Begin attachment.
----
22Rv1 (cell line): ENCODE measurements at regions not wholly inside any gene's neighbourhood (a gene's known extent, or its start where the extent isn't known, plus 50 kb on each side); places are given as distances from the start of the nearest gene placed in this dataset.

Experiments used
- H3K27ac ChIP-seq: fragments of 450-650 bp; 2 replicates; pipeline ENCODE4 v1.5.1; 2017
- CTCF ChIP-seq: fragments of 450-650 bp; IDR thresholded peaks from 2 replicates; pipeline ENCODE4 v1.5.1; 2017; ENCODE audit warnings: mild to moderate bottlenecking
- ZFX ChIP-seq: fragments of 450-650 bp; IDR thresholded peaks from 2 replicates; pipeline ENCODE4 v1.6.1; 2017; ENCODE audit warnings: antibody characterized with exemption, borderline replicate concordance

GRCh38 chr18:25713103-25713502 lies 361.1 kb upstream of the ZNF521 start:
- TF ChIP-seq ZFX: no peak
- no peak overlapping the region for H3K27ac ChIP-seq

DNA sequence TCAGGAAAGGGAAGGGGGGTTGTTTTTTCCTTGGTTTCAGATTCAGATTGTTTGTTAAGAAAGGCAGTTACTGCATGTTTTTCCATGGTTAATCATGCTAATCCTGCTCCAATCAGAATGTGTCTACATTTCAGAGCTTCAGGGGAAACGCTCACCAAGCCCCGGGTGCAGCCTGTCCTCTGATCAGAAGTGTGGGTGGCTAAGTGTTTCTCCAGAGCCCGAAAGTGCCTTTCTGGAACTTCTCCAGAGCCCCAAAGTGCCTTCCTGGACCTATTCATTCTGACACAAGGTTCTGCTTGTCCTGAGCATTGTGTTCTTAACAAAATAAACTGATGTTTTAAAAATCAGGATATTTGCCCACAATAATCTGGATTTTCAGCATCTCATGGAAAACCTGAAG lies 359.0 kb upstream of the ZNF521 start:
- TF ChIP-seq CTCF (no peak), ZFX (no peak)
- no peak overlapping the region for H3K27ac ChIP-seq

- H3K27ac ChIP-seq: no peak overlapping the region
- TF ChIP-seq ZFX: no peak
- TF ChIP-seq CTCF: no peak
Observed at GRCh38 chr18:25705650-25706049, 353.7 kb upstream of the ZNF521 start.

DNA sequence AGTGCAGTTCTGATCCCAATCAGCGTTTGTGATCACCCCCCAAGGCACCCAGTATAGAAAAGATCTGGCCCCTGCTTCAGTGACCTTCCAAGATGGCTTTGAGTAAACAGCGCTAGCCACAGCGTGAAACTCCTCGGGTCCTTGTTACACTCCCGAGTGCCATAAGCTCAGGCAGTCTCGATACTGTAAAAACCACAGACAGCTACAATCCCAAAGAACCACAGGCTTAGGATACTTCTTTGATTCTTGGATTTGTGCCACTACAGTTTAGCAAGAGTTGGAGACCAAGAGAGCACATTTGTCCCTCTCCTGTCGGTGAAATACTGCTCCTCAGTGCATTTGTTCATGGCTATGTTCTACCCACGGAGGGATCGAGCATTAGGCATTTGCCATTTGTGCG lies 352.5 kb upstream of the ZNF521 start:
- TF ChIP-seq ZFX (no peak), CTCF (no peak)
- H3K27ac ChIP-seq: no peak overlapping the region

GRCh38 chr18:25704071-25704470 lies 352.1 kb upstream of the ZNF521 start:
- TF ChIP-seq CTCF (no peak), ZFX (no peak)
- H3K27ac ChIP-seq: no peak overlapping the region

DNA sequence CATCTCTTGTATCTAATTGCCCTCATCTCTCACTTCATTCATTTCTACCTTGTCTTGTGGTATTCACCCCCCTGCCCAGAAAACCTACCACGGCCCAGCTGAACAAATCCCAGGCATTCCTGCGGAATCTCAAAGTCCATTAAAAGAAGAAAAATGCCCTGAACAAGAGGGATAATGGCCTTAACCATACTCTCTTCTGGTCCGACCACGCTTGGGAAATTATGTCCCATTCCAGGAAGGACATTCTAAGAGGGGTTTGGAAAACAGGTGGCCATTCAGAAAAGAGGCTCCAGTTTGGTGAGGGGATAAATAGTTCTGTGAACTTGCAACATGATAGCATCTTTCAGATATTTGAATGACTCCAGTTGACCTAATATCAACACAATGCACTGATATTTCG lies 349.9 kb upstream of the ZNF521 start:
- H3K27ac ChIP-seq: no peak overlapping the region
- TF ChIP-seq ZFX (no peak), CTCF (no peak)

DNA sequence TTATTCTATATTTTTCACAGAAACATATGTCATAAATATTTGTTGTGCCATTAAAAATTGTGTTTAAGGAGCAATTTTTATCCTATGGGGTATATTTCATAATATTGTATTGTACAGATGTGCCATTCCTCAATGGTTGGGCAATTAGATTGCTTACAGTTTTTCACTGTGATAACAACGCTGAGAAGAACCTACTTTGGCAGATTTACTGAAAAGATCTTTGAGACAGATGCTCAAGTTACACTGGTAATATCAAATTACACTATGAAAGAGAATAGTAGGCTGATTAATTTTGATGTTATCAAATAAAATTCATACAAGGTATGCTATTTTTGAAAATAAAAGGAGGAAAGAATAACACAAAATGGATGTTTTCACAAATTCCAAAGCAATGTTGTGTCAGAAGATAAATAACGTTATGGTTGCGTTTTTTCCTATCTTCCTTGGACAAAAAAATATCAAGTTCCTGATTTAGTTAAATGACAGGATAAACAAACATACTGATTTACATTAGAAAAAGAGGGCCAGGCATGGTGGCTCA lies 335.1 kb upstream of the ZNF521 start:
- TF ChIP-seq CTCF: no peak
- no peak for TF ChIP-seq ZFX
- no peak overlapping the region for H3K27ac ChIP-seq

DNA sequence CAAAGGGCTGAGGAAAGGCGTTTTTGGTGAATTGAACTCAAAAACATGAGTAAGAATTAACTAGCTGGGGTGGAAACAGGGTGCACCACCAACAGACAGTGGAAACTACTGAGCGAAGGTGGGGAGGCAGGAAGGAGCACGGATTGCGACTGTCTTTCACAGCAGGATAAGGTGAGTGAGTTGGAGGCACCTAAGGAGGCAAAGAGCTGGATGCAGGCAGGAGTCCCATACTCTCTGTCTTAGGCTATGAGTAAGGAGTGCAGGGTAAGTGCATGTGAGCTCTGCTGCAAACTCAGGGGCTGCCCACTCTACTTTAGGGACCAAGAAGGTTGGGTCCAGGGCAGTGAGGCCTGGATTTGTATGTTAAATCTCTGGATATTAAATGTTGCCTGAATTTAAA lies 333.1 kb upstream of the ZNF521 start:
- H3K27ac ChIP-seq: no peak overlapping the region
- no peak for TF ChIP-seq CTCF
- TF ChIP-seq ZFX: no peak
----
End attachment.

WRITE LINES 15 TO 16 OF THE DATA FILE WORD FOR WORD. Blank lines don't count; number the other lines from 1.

Observed at GRCh38 chr18:25705650-25706049, 353.7 kb upstream of the ZNF521 start.

DNA sequence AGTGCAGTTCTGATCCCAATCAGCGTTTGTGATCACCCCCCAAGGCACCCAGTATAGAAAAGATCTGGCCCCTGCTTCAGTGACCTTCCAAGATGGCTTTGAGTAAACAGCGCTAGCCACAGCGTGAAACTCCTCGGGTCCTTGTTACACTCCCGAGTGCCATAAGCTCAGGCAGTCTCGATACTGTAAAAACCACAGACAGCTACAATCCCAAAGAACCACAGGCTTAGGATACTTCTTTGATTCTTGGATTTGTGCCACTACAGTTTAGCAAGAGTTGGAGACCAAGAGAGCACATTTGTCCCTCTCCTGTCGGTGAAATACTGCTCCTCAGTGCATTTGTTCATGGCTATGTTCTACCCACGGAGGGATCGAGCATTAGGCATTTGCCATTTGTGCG lies 352.5 kb upstream of the ZNF521 start: